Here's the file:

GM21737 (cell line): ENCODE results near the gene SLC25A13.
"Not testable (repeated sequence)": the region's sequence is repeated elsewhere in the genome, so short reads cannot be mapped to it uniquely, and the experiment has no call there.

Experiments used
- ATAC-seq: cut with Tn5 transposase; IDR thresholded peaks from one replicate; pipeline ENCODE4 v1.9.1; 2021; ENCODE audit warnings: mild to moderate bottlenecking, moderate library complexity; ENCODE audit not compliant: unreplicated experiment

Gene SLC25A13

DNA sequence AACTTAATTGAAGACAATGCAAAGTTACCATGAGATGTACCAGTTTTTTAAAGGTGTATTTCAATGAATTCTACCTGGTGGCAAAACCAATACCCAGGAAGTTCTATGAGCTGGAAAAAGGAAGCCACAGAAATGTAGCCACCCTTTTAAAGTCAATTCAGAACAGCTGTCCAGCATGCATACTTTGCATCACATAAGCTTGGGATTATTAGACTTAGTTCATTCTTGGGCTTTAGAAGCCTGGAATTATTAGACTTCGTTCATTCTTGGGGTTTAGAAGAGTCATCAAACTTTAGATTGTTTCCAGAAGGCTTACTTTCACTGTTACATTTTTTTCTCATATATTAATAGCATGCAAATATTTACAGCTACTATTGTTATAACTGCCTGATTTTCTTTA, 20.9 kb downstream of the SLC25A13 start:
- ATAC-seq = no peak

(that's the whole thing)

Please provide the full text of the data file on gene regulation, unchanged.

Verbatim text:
GM21737 (cell line): ENCODE results near the gene SLC25A13.
"Not testable (repeated sequence)": the region's sequence is repeated elsewhere in the genome, so short reads cannot be mapped to it uniquely, and the experiment has no call there.

Experiments used
- ATAC-seq: cut with Tn5 transposase; IDR thresholded peaks from one replicate; pipeline ENCODE4 v1.9.1; 2021; ENCODE audit warnings: mild to moderate bottlenecking, moderate library complexity; ENCODE audit not compliant: unreplicated experiment

Gene SLC25A13

DNA sequence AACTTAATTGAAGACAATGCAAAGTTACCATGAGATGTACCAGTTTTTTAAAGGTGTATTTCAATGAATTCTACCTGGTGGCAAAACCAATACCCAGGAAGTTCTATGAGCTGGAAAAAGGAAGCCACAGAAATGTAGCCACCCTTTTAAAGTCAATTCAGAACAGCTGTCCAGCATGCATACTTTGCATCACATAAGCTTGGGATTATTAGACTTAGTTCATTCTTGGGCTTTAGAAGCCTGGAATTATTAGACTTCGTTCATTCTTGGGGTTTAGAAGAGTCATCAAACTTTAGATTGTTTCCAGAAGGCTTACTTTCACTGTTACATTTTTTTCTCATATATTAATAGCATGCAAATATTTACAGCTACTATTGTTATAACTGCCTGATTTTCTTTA, 20.9 kb downstream of the SLC25A13 start:
- ATAC-seq = no peak